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Nudity in the Modeling Industry

Nudity is a prevalent theme in the modeling industry, especially for high-end fashion editorials. These days, it seems that nudity is something that models are expected to be ok with and almost mandatory if they want to “make it” in the industry.

Photo by Neal Troester

As a model, it is so important to be comfortable with your body, but that doesn’t mean you have to be comfortable posing nude or semi-nude in front of a camera. While nude photography can be absolutely beautiful, it’s not for everyone, and that’s ok. When deciding if you’re comfortable being nude in photographs, there are many things you have to first consider.

In the modeling world there is are many different types of print modeling jobs. From high fashion editorials in big name magazines all the way to photographic art on display in an art gallery.

An important assumption regarding artistic modeling, as well as high-fashion and even some commercial modeling, is that the model should be aware that the nudity probability is very high. If your agent or a photographer asks if you’re interested in doing an artistic modelling assignment, you should clarify what extent of artistic modelling they are wanting, and if it’s no nudity, implied or partial nudity, or full nudity. It is imperative to set the expectations before the shoot so you don’t feel pressured to do something you’re not comfortable with when you arrive on set. I should also take a second to mention that artistic nude modeling is VERY different than pornographic modeling, so be sure to set those boundaries as well.

Being photographed nude is a lifelong commitment that isn’t easily erased, especially with how easily accessible the internet is. Once a photo is out there, if you regret it or it’s causing problems for you professionally or personally, the likelihood of you being able to get it fully removed is next to zero. It can have lasting effects on your current and future professional and personal life whether it’s in the name of art, in a men’s magazine, or on a website that is considered pornographic. Many models have jobs outside of modeling who may run the risk of being fired if their photos are discovered. For others, it may be family or religious reasons that make them hesitate or refuse to shoot nude. Regardless of the reason, nudity just isn’t an option for some models.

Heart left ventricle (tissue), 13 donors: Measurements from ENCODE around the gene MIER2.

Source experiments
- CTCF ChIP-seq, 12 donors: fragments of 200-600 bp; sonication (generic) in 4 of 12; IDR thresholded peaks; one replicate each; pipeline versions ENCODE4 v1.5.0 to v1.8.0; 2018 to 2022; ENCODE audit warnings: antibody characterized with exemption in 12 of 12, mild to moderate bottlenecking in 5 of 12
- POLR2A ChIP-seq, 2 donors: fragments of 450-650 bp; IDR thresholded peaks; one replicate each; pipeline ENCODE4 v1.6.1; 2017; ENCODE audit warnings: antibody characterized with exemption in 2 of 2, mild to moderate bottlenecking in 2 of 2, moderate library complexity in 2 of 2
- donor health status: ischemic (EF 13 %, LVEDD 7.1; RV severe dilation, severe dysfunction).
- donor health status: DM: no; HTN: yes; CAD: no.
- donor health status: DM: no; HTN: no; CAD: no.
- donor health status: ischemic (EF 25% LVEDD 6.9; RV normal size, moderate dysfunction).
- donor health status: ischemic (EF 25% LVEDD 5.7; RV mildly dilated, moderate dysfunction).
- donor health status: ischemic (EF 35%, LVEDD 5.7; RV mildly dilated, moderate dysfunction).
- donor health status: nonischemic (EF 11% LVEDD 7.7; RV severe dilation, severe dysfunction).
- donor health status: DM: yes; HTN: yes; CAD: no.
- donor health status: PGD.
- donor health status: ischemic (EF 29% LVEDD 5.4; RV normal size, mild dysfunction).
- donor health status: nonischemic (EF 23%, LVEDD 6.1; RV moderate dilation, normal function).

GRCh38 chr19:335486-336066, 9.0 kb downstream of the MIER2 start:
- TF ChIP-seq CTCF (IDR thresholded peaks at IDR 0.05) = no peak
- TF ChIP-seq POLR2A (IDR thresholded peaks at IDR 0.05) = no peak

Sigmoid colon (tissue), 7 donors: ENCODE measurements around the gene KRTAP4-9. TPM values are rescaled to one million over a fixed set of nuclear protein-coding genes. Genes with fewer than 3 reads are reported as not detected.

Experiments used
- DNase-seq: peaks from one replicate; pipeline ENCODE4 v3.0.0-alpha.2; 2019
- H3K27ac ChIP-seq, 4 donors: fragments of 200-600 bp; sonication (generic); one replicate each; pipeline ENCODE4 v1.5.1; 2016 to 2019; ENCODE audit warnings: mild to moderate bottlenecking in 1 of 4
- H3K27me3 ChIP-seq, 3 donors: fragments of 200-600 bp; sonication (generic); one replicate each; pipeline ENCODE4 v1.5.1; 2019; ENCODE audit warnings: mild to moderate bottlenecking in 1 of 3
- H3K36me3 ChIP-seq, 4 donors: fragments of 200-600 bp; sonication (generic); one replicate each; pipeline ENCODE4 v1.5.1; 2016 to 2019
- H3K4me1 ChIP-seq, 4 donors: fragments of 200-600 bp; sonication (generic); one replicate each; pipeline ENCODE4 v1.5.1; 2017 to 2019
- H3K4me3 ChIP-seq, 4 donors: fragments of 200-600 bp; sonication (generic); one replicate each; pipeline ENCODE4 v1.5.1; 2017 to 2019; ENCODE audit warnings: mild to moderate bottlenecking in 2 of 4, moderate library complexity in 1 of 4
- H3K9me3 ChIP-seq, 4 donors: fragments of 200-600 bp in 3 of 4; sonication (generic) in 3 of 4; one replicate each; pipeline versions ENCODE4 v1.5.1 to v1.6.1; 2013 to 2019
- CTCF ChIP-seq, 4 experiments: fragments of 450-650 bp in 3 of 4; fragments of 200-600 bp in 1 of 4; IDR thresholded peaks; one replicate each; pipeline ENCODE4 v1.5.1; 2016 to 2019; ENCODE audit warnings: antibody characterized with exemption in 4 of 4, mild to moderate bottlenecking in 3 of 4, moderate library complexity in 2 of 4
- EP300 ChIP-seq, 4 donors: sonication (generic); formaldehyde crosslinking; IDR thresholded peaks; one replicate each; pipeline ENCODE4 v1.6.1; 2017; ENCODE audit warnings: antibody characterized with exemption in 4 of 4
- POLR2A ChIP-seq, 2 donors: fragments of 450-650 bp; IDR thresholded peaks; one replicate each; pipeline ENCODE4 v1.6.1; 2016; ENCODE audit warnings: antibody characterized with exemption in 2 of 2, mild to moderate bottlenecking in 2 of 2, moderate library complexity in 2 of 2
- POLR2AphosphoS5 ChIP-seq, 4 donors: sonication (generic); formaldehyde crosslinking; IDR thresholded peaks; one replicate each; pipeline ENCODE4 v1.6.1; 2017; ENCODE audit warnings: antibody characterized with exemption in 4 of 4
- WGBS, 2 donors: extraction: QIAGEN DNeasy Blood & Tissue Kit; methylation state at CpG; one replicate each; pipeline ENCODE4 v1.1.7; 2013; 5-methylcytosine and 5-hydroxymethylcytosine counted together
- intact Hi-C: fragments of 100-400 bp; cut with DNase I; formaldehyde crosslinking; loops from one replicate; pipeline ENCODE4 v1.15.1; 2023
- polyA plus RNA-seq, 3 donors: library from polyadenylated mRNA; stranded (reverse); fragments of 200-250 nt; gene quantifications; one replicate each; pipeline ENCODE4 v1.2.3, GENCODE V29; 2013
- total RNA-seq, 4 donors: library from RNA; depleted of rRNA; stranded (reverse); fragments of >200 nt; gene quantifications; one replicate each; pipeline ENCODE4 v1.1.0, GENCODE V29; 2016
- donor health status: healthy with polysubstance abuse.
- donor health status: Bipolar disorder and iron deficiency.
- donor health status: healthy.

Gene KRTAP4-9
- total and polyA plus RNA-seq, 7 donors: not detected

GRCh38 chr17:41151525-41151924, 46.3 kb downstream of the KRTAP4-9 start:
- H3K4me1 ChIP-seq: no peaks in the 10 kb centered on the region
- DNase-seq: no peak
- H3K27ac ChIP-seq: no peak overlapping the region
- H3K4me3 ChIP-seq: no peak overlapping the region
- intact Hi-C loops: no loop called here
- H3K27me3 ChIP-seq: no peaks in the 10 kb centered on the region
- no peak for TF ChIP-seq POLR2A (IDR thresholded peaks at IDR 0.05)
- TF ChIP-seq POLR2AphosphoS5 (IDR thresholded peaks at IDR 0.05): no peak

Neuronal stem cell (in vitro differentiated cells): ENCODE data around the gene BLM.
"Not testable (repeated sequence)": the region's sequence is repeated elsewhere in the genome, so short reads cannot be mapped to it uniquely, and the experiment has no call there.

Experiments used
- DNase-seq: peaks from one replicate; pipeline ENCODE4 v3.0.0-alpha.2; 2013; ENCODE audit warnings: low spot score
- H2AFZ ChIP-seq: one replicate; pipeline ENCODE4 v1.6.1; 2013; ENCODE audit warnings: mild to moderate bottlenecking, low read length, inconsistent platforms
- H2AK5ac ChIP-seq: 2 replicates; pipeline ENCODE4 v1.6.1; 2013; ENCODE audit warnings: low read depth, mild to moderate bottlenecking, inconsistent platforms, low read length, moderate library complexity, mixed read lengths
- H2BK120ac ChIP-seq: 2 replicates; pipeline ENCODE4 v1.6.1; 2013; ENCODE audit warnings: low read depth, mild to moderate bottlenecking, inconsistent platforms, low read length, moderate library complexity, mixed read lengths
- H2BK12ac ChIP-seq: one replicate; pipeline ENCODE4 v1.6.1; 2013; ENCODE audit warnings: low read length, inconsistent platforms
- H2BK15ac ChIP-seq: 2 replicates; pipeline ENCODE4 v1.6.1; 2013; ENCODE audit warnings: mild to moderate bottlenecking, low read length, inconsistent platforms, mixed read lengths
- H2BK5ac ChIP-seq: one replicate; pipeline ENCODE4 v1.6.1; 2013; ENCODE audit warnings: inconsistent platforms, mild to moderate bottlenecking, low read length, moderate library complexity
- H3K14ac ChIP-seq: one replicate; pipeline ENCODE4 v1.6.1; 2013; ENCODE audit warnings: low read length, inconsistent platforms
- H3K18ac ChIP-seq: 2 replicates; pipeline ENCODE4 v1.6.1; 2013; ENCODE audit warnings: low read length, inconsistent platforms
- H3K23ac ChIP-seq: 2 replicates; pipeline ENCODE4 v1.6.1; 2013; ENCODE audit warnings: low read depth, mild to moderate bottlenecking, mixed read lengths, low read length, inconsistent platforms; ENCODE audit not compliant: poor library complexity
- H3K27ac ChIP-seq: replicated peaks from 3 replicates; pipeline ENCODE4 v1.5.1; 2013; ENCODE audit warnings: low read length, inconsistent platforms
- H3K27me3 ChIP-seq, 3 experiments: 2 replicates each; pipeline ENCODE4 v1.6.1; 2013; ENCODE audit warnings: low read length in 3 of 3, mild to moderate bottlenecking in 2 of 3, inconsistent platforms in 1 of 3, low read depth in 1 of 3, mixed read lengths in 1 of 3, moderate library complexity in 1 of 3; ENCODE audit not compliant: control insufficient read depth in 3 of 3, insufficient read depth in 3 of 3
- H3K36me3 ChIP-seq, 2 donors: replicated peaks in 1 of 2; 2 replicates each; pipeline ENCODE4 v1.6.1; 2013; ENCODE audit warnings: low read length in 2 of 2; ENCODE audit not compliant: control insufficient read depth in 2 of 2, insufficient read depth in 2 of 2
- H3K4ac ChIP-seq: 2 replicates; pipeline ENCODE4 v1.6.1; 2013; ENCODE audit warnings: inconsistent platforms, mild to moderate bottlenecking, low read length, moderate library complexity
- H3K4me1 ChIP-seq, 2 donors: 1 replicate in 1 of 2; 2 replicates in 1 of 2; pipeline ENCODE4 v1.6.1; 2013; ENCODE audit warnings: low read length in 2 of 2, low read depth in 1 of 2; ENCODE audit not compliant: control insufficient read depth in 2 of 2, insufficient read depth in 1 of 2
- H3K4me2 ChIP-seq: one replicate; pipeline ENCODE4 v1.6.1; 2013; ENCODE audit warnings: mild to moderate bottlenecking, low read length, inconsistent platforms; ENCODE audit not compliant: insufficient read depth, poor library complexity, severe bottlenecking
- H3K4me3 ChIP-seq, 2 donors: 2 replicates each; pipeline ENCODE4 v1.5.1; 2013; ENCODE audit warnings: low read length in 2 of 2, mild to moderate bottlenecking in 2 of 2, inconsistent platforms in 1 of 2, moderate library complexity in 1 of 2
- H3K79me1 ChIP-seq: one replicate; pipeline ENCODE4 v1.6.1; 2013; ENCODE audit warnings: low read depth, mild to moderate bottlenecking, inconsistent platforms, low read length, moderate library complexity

“Does she have to get naked to be a model?” is usually one of the first questions that most parents ask when their child is interested in being a model. If they are under age 18, obviously it’s illegal, but there’s that grey area when it comes to whether their teenager will be made to look older and more provocative, or wear garments that may be considered revealing and imply nudity. Unfortunately (generally speaking), the modelling industry isn’t known for its consideration regarding the model’s morals.

Does a model have to get nude to “make it”? Not at all. But will they lose jobs if they don’t? Definitely. Setting boundaries is often seen as a negative in the modeling industry because it sets “limitations” on a model. Even if the job doesn’t initially require any nudity, sometimes the creative direction of the shoot just naturally ends up with some implied or partial nudity. If a client knows up front that a model refuses to do any kind of nudity, they’ll pass them up for a model that is open to it in case that is where the shoot ends up. They don’t want to be limited creatively, so they don’t want a model that’s ‘limited’ in what they will or won’t do. They don’t care about the reasoning behind why a model won’t do something, they’ll just find a model that will do it.